Following more than six months of sheer chaos, the world seems to be settling down a bit.
Or course, concerns surrounding COVID-19, and its impact on the economy persist. But most folks are looking to regain some measure of “normality” (whatever that actually means going forward) in their personal and professional lives.
In the meantime, a couple of important tax legislation revisions have emerged. And with the Presidential election looming, many are wondering what a change in administration might yield for taxpayers?
To ensure you’re current and connected on these important tax-related issues, I’m dropping by with a quick update…
AB 5 Exemption Granted for Writers + Musicians
An update to AB 5, entitled AB 2257, passed in the California Senate and was signed into law by Governor Newsom earlier this month. The update grants an exemption to writers, musicians, photographers, and a number of other freelance workers adversely impacted by the original AB 5 legislation.
AB 5, which officially took effect earlier this year, has seen huge pushback from many sectors of the “gig economy.” The legislation was originally conceived to address ride-share and delivery services, like Uber and Grub-Hub, that treat its workers as independent contractors to avoid typical employer responsibilities, like unemployment + social security contributions, healthcare benefits, and the like.
However, AB 5’s impact (whether intended or not) spilled over onto many freelances that have long and successfully operated as independent contractors. This includes writers, musicians, photographers, and a host of other traditionally freelance businesses.
If you’re one of these freelancers, this latest update to AB 5 is a boon to your business! Key revisions include…
- Eliminating the submission cap that formerly required freelance writers and photographers who handle more than 35 projects for a single employer be reclassified as employees.
- Allowing music industry professionals, including recording artists, songwriters, producers, and promoters, among many others to continue working as freelancers.
- Adding translators, appraisers, and registered foresters to the list of excepted “professional services” providers (a list that already includes graphic designers, travel agents, marketers, and along with several other professional services freelancers).
CARES Act Extends 2018, 2019 + 2020 Carry-back Clause For Five Years
In an effort to ease the financial burden on individuals and small businesses caused by the COVID-19 disruption, the CARES Act reversed the 2017 Tax Cuts + Jobs Act’s limitation on carrying back businesses losses to prior tax years.
Under the latest revision to the CARES Act, both individuals and small businesses can carry-back losses from 2018, 2019, and 2020 tax years for up to five years prior to each of those fiscal years.
This means if you reported business losses that exceed your taxable income in 2018, 2019, or 2020, you can apply those losses as income deductions to any of the five prior tax years. And if your carry-back yields a refund, the treasuring is working to expedite those payments.
This is a sizable financial windfall if your business losses outpaced your allowable deductions over the past three years.
How Will Biden’s Tax Plan Impact Taxpayers?
To begin with, Biden’s “tax plan” is all very much theoretical at this point. The former Obama Vice President still has to clear two key hurdles, which include…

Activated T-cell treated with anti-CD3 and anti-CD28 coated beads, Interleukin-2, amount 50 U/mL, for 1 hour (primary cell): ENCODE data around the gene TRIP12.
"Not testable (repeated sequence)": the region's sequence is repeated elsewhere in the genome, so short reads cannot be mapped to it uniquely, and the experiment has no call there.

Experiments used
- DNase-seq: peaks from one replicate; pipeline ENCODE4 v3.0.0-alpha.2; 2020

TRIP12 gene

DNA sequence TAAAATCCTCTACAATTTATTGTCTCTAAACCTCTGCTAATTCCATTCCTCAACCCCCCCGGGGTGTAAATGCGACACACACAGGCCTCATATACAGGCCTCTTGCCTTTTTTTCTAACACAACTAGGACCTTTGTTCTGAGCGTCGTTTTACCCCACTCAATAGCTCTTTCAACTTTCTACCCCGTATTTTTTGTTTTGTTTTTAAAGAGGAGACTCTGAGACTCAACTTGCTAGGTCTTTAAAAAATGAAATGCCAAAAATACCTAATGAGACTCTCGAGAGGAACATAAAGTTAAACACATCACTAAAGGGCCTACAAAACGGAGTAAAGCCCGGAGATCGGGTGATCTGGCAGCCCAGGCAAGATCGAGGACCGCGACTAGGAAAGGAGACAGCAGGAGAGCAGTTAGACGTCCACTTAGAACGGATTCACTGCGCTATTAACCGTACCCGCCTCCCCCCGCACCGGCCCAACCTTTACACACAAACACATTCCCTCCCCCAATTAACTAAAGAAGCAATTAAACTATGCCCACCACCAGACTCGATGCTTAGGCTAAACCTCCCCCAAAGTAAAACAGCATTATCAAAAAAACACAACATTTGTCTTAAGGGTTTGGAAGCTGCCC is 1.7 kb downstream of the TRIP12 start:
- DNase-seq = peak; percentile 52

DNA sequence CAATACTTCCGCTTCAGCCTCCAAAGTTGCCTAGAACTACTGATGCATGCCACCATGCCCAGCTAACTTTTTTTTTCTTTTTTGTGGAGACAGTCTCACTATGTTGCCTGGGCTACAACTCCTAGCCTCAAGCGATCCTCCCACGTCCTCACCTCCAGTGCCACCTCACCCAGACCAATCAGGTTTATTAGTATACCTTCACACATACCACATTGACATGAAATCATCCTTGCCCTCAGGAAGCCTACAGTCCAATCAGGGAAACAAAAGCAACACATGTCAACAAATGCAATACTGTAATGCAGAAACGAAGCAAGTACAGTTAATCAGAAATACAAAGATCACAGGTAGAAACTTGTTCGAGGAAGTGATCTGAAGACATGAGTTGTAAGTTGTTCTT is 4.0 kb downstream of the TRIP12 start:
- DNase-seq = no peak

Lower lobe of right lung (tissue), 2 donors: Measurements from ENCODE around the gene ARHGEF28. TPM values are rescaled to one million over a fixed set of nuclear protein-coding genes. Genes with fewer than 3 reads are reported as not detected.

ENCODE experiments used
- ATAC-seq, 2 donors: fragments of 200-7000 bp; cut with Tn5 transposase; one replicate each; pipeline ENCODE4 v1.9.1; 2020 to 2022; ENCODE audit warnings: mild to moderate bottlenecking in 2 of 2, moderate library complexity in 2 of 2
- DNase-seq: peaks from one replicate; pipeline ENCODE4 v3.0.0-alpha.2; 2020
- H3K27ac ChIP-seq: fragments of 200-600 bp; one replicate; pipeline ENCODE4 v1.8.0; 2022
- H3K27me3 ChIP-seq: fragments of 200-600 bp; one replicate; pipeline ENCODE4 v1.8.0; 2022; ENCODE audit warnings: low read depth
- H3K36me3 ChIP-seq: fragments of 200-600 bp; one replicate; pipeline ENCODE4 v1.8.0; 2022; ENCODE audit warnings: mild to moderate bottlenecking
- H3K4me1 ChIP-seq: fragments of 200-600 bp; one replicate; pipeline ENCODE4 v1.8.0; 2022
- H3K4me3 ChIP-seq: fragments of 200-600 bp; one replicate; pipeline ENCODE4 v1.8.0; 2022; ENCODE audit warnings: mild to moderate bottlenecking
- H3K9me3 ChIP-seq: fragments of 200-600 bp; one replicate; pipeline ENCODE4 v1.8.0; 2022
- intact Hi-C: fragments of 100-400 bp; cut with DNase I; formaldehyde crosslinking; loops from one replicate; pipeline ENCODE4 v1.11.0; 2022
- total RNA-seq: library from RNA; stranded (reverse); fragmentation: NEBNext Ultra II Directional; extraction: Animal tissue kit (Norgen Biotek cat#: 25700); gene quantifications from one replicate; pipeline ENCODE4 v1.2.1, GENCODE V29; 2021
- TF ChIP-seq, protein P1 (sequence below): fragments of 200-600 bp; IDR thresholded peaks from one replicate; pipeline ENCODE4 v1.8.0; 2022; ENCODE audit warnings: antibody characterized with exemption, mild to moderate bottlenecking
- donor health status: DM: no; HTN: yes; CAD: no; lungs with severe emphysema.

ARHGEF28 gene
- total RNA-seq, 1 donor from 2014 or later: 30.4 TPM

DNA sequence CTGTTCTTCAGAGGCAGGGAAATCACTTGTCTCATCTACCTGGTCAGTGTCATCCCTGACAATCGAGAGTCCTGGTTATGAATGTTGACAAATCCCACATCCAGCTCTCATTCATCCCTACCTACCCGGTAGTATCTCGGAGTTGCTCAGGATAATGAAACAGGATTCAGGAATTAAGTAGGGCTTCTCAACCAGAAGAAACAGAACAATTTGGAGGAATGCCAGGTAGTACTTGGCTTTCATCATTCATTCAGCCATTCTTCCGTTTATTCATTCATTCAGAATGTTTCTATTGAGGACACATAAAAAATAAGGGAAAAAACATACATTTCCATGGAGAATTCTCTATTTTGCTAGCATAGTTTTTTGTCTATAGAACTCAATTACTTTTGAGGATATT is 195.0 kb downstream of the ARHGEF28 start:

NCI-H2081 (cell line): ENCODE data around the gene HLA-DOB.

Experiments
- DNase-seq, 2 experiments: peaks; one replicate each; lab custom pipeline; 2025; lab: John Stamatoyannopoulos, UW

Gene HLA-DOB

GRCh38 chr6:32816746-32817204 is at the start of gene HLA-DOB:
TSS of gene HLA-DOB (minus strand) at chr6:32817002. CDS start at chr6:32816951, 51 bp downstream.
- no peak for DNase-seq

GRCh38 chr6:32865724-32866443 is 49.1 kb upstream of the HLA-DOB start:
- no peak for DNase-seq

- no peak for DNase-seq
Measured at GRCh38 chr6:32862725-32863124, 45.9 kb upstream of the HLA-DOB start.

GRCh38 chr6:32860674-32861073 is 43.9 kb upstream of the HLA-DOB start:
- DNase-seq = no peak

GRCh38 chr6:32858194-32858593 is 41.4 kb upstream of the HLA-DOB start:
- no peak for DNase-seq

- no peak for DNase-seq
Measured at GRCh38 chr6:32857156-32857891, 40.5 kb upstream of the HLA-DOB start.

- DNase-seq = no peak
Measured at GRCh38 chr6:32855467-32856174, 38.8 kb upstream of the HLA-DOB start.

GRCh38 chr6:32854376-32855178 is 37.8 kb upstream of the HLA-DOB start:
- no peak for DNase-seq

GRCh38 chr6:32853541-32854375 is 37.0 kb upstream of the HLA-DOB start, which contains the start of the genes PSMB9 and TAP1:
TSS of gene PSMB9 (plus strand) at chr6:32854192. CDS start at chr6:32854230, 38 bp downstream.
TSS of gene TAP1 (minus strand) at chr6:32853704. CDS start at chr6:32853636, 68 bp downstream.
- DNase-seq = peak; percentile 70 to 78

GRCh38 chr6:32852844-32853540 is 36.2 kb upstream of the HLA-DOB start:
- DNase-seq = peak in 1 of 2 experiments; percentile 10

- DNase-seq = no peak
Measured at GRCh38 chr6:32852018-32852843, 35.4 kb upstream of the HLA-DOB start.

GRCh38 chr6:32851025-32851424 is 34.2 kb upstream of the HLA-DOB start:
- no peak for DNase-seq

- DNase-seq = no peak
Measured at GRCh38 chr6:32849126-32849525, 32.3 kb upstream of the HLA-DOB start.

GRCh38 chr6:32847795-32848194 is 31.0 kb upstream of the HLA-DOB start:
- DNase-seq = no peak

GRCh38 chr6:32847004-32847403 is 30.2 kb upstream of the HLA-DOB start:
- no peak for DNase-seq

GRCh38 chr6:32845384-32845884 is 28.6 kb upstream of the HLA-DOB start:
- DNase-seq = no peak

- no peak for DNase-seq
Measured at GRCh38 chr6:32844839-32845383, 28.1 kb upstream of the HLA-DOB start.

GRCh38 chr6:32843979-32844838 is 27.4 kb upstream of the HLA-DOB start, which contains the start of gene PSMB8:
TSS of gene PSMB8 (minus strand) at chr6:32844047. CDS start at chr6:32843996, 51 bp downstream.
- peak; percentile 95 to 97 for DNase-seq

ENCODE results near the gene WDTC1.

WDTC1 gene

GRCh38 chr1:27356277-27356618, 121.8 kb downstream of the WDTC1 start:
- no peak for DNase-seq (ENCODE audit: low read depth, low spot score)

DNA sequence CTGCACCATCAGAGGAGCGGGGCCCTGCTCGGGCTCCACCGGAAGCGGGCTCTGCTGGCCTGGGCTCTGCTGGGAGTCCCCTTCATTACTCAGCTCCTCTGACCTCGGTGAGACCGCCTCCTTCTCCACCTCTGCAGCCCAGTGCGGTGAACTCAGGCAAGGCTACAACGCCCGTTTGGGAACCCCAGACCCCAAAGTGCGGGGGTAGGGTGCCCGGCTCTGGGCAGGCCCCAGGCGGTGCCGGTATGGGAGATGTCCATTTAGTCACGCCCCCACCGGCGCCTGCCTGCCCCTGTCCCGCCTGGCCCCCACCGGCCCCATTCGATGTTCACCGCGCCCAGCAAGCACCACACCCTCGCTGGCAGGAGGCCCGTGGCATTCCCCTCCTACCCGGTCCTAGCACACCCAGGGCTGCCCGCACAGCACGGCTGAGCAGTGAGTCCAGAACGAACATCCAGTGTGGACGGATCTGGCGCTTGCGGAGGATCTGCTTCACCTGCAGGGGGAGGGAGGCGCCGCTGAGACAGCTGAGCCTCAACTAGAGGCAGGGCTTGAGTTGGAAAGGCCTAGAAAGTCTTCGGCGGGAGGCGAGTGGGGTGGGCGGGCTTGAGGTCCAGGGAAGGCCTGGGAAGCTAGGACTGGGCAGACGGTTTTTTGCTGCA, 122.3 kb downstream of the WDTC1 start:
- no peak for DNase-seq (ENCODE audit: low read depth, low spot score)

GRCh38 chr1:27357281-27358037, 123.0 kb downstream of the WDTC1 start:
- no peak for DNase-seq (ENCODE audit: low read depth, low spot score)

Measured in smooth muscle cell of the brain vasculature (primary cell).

1. Winning the general election against incumbent President Trump — While Biden is still leading Trump in the polls, the numbers are pretty tight. And if history is any indicator… In the past 40 years, only one of the past four Presidents has served for just a single term. Moreover, many are wary of and uninspired by Biden, and feel that irrespective of the polls, Trump is likely to emerge victoriously.
2. Getting His “tax plan” through congress — Even is Biden manages to capture the Presidency, his proposed revisions to the tax code are still subject to legislative approval. And with the strong possibility of another Republican lead Senate, not to mention the radically left-leaning Democrats in both houses looking for drastic measures, this is unlikely to be a Home Run walk around the bases.
Of course, the content of Biden’s proposal is lengthly. But there are two key highlights that could significantly impact taxpayers…
Tax Increases for the wealthy
- An increase in the tax rate for the highest income bracket to 39.6% (back from 37% where it was lowered by 2017 tax reform)
- A cap itemized deductions for wealthier Americans
- A limit on 1031 real estate investment exchange tax breaks
- An increase in capital gains taxes from 23.8% to 39.6%, the largest single increase in history
- Doing away with the 20% deduction for qualified business income for higher-income taxpayers
Cuts for lower-income earners
- A short term increase to the child tax credit, raising the figure $3,000 per child for children ages 6 to 17 and to $3,600 for children under 6
- An increase in the child and dependent care credit to $8,000 per child (up to $16,000)
- Forgiving student loan debt and excluding the forgiven amount from taxation
- Expanding the work opportunity tax credit to include military spouses
- Granting tax breaks and access to 401(k) plans for workers saving money for retirement
- Giving tax credits to small businesses that offer employee retirement plans
Again, this all remains strictly theoretical. But many in the wealthier income bracket are considering selling assets subject to capital gains — include stocks, business stakes, and real estate — prior to the upcoming election. The logic being: Why not sell now and pay 16% less in taxes?
Additionally, many real estate investors are looking to make 1031 property trades, as this could be their last chance to cash in on the program.